It was a further hike than Dreef had warned. Frunk walked for what he calculated was two hours before he rounded the second bend and disrupted a wholesome scene. Seven wooden houses and one he assumed was the town hall lined a circle. Children played with porcelain vases and occasionally stopped to wipe them free of dust. Their parents watched from porches and rocking chairs, whittling. They were all whittling; not whittling anything in particular, they just liked to whittle. A few old women were gathered by the oak doors of the big building on the far side of the circle, watching one lecture.

In the middle of the village, a few feet off centre, I observed him and the rest. I’ve tried endlessly to find a name for myself, but still cling to my title as The Enormous Lemon Tree in the Centre of Piskabelli Village.

Frunk approached me, as many do, and a young boy stopped rolling in the dust with his vase. When Frunk got to the real gate that surrounded my lower trunky area, he reached a hand through, fingers grasping at my fruit like the laughing tongue of one honey bear last summer before it decided better.

‘No No No No No,’ screeched the young boy, his pitch higher than the veiny tip of my up-most leaf.

‘Alright, alright, calm yourself,’ Frunk shushed the boy. ‘I had no intention of disgracing tradition, or anything.’

‘No that’s not…’ the boy continued. ‘No I’m afraid it’s…’ said the boy as the herd of old women snailed closer. ‘No No No. It isn’t right,’ said the boy, his voice clogged with dust and dry tears. One woman lifted him from his armpits and dragged him wailing to a nearby house where flies waited on strips of gold syrup. His feet trailed worm prints in the sand.

‘I’m terribly sorry,’ said Frunk to the group. ‘I didn’t realise this was something of importance. Religious, is it? Of elder distinguishment? Does the fruit have magical properties?’ Frunk turned back to the tree and stared at one plump lemon like ferns ogle the sun.

‘Welcome. Could we get you anything? Apples, bananas, peaches?’ The lecturer pushed past a woman with a wrinkled blue beret and two others with noses bent in opposite directions. ‘Come this way,’ she said. The group led Frunk through the circle and up the steps of our town hall.

‘Why can’t I have a lemon?’ asked Frunk when the doors closed and he could no longer smell my sap. The lecturer lit six candles on a pine table that hadn’t moved since everyone fell into this town. She sat at the head on a wooden chair with grain like marble. The others followed.

‘Well, really no reason,’ said one, three seats down. ‘Pass the guava?’ Down the table came a tray of green sauced fruit, six inches high with toothpicks jutting from every crevice. ‘Delightful, thank you.’

A man to his left continued, ‘We don’t really care about the tree.’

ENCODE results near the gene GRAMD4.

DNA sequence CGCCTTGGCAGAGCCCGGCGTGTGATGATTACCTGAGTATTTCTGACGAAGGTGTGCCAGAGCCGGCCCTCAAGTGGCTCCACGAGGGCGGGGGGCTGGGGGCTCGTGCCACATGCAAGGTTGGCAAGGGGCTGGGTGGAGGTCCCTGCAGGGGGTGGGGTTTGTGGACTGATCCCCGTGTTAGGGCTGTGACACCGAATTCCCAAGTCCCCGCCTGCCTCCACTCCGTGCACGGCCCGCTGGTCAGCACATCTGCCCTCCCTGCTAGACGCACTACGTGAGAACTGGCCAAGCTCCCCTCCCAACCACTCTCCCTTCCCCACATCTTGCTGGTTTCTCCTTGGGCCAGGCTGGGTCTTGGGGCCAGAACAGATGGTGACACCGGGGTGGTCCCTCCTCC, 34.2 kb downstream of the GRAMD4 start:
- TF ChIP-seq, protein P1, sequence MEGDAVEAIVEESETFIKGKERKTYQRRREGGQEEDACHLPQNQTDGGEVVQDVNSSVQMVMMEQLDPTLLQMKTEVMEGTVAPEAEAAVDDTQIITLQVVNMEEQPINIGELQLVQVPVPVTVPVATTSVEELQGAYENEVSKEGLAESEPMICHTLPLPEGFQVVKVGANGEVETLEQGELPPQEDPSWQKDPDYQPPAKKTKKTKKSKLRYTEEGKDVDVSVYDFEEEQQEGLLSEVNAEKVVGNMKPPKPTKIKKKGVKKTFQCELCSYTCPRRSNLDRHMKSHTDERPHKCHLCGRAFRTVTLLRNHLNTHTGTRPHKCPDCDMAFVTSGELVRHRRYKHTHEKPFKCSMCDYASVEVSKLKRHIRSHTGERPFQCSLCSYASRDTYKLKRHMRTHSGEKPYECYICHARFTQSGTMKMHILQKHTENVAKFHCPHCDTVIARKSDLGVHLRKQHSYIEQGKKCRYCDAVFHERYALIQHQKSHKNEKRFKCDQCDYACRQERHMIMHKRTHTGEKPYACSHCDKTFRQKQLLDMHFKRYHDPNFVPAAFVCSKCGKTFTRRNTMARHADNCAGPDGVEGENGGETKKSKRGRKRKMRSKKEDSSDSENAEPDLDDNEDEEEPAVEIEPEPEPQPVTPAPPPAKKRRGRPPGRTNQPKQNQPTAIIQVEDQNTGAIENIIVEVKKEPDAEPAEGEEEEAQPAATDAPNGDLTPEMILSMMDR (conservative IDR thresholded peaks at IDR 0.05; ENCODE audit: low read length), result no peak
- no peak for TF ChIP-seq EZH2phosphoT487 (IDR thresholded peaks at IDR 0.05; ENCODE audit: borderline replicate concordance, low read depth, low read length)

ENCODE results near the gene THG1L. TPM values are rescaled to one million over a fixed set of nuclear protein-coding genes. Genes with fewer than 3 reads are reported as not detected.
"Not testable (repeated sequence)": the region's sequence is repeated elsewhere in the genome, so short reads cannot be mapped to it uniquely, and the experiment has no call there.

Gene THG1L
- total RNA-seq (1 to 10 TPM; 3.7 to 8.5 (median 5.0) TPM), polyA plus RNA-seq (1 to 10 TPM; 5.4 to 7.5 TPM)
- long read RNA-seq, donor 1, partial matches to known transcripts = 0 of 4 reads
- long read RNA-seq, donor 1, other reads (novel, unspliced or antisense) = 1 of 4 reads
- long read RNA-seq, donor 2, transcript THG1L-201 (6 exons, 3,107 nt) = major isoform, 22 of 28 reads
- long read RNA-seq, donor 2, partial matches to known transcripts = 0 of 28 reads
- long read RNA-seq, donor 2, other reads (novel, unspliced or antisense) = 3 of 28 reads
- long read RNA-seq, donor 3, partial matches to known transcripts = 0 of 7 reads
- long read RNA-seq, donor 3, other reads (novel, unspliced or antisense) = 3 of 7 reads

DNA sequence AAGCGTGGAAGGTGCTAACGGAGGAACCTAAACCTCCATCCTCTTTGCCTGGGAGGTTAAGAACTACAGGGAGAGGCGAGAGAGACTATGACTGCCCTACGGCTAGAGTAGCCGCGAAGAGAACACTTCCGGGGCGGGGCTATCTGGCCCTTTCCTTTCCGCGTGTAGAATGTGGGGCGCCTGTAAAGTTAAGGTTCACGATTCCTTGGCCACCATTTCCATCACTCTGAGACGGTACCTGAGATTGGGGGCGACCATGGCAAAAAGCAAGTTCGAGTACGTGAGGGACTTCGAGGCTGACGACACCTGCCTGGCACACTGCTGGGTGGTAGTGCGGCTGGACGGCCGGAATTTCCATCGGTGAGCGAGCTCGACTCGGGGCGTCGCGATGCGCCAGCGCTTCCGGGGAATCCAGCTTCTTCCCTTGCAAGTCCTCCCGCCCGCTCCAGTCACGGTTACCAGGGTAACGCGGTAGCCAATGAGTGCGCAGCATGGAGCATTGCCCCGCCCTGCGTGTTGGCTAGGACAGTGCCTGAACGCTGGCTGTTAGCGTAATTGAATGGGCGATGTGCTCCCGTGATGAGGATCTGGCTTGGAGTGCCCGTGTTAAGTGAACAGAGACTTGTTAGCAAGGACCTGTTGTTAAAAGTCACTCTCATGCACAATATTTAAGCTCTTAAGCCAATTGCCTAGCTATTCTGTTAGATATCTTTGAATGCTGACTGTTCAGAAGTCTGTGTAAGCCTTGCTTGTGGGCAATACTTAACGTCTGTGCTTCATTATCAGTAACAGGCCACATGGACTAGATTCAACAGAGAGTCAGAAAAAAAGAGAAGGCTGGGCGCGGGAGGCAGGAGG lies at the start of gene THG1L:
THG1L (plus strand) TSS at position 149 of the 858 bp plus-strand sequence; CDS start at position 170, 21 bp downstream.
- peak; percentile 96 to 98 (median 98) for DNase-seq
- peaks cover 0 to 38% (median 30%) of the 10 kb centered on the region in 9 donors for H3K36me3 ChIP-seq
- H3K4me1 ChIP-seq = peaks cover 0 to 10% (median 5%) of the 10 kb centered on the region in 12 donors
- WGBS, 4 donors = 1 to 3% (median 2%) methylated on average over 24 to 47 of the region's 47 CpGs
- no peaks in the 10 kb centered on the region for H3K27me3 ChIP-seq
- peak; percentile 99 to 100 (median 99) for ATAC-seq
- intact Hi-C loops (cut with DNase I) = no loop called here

‘That boy you met is my son,’ said a third. ‘He just really doesn’t like when people stand on his lilies.’

‘His lilies,’ Frunk repeated and lifted his boot. Three squashed flowers lined the soles. ‘Oh, I’m so sorry. Can I apologise to the boy? I didn’t mean to crush his flowers.’ He paused. ‘But does that mean I can have a lemon?’

‘If you want,’ replied the lecturer. ‘We only eat the fallen ones, although they rarely fall.’ She gaped her lips and shoved three slices of papaya between her teeth. With a crooked pinky, she tugged out the picks.

‘Why? It’s just fruit.’

‘About a hundred years ago, after they built that,’ the lecturer pointed to one column in the corner, ‘and the first house and this chair, a few realised they’d never touched one particular tree. There was never anything wro— Sorry, dear, what’s this? Is this a new recipe?’ The lecturer pointed to a plate that had appeared beside others on the table. Someone shouted unintelligibles from beyond columns somewhere to the left. ‘Anyways— Wow, that is delicious, isn’t it? Right, the lemons. There was never anything of note about that tree, but no one had ever touched it. One day, someone decided to build a fence around it so people didn’t accidentally pluck fruit. No one wanted to be the first. What if something just terrible happened? Like, what if it wasn’t a tree at all, but some wounded lizard with scales that bark, or what if it put a curse on you, or killed us all?’

‘So you don’t touch it because you think it’s a disguised lizard?’

‘No,’ said the third one. ‘It’s just a regular tree. I quite agree, these apples are fantastic today. Great job Dreef,’ she called. Dreef ranted for several minutes either in a tongue Frunk didn’t understand, or from behind so many doors that speech became a river of silent letters. ‘Anyways,’ continued the third woman, ‘Probably it’s just fine. I don’t want to be the first, though. I mean,’ she licked iridescent flowers from her plate and coughed, ‘if you want to take that fruit, I wouldn’t complain.’